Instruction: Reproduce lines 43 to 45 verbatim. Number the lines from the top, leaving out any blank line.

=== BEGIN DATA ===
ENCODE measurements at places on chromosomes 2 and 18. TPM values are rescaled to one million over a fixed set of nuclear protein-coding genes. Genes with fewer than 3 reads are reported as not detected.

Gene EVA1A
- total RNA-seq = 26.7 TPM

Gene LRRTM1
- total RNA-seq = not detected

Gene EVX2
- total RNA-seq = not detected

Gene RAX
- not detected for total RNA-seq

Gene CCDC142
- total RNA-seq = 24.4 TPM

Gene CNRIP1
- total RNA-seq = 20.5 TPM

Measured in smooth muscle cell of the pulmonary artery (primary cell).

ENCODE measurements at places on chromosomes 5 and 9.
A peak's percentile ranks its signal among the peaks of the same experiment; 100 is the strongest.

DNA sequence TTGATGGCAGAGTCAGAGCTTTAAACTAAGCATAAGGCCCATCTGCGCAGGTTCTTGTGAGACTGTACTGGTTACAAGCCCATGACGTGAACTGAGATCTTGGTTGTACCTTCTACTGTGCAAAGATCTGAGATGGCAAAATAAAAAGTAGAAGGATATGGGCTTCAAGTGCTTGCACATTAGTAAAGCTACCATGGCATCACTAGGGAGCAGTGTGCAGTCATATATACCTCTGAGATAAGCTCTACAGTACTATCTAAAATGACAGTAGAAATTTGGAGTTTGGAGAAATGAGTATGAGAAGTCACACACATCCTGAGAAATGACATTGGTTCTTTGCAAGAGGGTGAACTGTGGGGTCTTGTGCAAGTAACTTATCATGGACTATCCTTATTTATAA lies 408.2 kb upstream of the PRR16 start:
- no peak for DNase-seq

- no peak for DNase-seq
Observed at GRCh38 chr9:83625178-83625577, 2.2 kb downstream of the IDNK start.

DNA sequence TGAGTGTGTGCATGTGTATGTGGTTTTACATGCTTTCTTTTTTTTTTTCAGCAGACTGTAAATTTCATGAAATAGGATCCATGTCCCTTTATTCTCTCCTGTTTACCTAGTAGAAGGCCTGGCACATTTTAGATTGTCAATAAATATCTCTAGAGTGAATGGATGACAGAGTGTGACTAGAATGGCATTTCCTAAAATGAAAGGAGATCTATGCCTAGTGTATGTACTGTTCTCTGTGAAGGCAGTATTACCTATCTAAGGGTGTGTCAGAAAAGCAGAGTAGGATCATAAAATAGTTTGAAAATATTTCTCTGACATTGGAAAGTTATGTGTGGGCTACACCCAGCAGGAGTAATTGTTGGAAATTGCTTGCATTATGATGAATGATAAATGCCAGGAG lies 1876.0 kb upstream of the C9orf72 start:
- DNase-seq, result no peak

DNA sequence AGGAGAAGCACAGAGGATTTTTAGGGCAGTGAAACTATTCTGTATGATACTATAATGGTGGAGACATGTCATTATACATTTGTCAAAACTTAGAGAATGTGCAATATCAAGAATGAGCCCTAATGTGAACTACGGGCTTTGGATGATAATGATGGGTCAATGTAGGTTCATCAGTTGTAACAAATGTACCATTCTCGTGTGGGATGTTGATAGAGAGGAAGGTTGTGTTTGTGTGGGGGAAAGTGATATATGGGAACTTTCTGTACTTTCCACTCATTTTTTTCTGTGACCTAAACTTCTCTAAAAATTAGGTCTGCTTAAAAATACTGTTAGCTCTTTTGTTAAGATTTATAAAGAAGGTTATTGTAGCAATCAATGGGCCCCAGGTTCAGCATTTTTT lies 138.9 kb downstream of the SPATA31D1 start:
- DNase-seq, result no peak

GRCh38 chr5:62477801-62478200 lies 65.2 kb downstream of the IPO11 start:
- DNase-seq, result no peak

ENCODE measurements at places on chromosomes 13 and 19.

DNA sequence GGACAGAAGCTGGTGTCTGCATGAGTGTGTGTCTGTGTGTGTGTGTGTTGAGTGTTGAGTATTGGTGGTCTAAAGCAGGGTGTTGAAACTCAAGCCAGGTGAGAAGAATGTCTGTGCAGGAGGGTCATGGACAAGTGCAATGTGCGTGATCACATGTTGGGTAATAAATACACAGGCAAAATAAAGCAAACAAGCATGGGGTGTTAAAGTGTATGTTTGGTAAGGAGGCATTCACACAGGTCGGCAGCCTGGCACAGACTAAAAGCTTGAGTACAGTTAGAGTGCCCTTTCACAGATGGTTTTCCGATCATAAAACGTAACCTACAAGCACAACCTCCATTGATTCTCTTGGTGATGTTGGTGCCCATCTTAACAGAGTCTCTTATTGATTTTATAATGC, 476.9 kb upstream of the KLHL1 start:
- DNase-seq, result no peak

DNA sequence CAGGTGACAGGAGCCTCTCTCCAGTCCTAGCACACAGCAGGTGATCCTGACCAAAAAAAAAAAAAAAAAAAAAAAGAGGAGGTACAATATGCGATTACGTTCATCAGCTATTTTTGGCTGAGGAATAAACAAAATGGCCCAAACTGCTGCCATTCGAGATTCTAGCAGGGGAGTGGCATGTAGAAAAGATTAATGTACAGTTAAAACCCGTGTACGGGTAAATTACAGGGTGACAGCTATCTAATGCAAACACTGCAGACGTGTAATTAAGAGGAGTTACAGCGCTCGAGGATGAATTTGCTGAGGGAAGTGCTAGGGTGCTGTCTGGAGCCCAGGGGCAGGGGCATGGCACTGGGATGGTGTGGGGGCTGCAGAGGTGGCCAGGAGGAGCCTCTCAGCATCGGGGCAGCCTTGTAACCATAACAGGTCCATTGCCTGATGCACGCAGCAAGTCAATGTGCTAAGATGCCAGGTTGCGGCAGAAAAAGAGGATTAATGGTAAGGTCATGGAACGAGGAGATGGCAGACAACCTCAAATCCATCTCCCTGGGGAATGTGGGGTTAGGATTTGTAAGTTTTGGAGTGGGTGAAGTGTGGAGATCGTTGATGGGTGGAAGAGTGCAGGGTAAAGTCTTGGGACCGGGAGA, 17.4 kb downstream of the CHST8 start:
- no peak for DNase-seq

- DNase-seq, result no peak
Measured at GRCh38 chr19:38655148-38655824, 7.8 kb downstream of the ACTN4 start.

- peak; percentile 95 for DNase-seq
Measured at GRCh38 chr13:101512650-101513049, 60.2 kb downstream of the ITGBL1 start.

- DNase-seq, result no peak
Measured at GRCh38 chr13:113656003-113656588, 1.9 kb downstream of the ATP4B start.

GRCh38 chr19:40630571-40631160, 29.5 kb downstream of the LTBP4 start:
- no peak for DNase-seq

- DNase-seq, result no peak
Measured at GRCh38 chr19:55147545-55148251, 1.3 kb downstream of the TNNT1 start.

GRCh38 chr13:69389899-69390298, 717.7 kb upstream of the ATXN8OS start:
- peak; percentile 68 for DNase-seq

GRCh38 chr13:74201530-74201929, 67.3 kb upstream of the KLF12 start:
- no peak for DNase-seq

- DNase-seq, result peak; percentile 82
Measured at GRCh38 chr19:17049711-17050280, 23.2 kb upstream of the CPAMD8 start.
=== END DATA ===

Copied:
- peak; percentile 68 for DNase-seq

GRCh38 chr13:74201530-74201929, 67.3 kb upstream of the KLF12 start:
- no peak for DNase-seq